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Treasurer to Ayer selectmen: Don’t touch my budget

Nashoba Publishing/Mary Arata
Ayer Treasurer Stephanie Gintner, left, reads aloud to the Ayer Board of Selectmen her lawyer’s letter which promises legal action if the board attempts to dip into the Treasurer’s budget. In December, the selectmen unilaterally assumed management of Assistant Treasurer Melisa Doig from Gintner’s office. Tuesday in a split vote, the selectmen approved sending Doig’s reclassification request for a retooled job to the Personnel Board.
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AYER – Another chapter unfolded Tuesday night in the multi-month tussle between the Ayer Board of Selectmen and the Ayer Treasurer, all of whom hold town-wide elected office.

On May 14, Annual Town Meeting rejected a selectmen-initiated study which recommended that the town abolish the elected-Treasurer post in favor of a selectmen-appointed Treasurer. Under the rejected scenario, the Treasurer would have served within an all-encompassing, selectmen-appointed Finance Department. Also, Town Meeting set the budget for the 2-employee Treasurer’s Department for the upcoming Fiscal Year 2013 which begins July 1.

In December, the selectmen moved in executive session to strip supervision of Assistant Treasurer Melisa Doig from Treasurer Stephanie Gintner. Ever since, Doig has been managed by Town Administrator, Robert Pontbriand, despite the fact that Doig’s office and tasks remain in the Treasurer’s Department across the hall.

Gintner read aloud during the meeting a June 4 letter drafted by her attorney, Daniel Gelb, and sent to town labor counsel David Jenkins. In it, Gelb warned that a move to reclassify Doig was crossing a legal line, at least in terms of how Doig’s retooled post as a proposed Human Resources officer would be funded.

Selectman Chairman Jim Fay initially questioned Pontbriand if Gelb’s letter should be read aloud. “I dare say, that’s pertinent under our personnel executive session. I haven’t read the letter yet. I know I have the letter in my inbox. Is that not executive material?”

Pontbriand said the letter “would not fall under executive session material under any of the criteria” under the Open Meeting Law. As such, Fay deferred “to the will of the board.”

Selectman Pauline Conley argued that Gelb’s letter was timely. Later that evening, the board was set to vote on whether to send Doig’s reclassification request to the selectmen’s Personnel Board. Fay ceded the floor and Gintner read from Gelb’s letter.

“Treasurer Gintner is informing all concerned that the Treasurer’s Department will not permit a paycheck to be drawn from monies allocated to the Treasurer in order to pay an employee that is not managed by the Treasurer’s Department,” said Gintner, reading from the letter.

Furthermore, Gintner warned that she intends to hire a new assistant to “fill the vacancy in the Treasurer’s Office that will be created by Ms. Doig’s switching departments.”

“Should Ms. Doig no longer report to the Treasurer, her replacement will be paid from monies allocated to the Treasurer pursuant to the aforementioned [Annual Town Meeting] Fiscal Warrant,” wrote Gelb. “The Treasurer has the authority to appoint an employee that executes functions the Treasurer deems necessary.”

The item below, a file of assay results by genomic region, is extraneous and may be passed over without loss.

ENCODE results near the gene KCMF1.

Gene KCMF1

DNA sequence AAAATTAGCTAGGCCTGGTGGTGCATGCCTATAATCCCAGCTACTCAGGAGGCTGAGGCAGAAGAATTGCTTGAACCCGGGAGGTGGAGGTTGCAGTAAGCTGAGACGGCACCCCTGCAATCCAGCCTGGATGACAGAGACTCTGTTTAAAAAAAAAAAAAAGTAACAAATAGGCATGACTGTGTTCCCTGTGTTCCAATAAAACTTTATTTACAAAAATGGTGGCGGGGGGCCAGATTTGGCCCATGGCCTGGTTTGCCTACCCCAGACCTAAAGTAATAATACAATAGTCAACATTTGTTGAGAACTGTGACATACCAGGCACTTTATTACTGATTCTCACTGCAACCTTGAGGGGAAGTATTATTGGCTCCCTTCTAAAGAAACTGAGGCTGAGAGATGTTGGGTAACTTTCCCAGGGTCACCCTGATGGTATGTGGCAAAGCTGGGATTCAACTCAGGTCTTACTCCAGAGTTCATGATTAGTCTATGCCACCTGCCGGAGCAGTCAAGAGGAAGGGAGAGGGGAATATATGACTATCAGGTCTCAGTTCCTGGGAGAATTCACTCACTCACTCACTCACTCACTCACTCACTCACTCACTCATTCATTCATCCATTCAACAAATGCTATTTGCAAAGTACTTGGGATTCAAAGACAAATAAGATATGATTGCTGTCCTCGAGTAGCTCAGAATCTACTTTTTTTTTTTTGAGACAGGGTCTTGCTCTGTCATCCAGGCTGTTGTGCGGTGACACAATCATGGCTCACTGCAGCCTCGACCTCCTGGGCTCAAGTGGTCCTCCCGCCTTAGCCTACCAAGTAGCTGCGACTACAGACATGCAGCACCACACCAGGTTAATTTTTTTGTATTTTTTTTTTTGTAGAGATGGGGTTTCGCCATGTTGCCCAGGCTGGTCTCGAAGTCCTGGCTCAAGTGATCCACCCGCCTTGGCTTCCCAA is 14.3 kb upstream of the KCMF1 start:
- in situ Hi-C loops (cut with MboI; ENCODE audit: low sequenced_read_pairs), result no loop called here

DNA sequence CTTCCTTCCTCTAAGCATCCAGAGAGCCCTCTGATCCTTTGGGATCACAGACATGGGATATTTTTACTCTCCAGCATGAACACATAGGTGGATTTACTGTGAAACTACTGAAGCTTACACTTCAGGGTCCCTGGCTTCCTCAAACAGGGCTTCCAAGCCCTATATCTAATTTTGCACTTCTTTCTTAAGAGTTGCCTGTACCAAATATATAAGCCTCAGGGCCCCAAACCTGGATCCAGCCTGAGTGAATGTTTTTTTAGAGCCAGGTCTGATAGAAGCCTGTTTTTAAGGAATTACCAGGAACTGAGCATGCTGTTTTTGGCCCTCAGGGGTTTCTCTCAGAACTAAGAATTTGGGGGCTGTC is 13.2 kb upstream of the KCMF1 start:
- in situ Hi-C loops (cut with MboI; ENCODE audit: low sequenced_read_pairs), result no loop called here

Doig and Gintner have been at odds since Gintner’s 2010 election. Selectman Gary Luca has championed Doig switchover to selectmen oversight, and has advocated repeatedly for Doig’s reclassification as a Human Resources director. As Assistant Treasurer, Doig is paid $45,836, according to the 2011 Town Report.

Luca, who is Ayer’s Postmaster, initially ran against Gintner for the Treasurer post. Luca withdrew from the race two weeks before the 2010 election. During his campaign, Luca expressed confidence that he could hold down both full time jobs. The Ayer Post Office is located immediately across Columbia Street from Ayer Town Hall.

Luca, who served as prior chairman of the board, also previously insinuated in open session that Gintner has violated the law while in office. Luca did not substantiate the claim which has since provoked a string of closed door meetings between Gintner, the board and their respective counsel.

Gintner wrapped up her recitation of Gelb’s letter with a promise “Treasurer Gintner will seek judicial intervention if the Board of Selectmen does not act in conformance with the Fiscal Warrant by following all legal requirements associated with the use of funds allocated to the Treasurer’s Department.”

Fay followed Gintner’s reading with a promise to revisit Gintner’s claims at the board’s June 12 meeting. “We’ll respond quickly,” pledged Fay.

Later in the meeting, and with no deliberation on a close split vote, the selectmen voted to send Doig’s reclassification request to the Personnel Board. “Let’s defer discussion until this comes back from the Personnel Board,” said Fay.

The lack of deliberation riled Conley and selectman Frank Maxant. “I’m calling the vote,” insisted Fay.

“Point of order Mr. Chair,” said Conley. “The members of this board have the right to discuss ”

But Fay proceeded to bring the matter to an immediate vote. Conley and Maxant opposed the move, while Fay, Luca and newly-elected selectman Christopher Hillman favored sending Doig’s reclassification request for review.

“When it comes back, we’ll certainly allocate more time,” said Fay. “This thing is a year and a half old. This shouldn’t be new to the board.”

Follow Mary Arata at twitter.com/maryearata.

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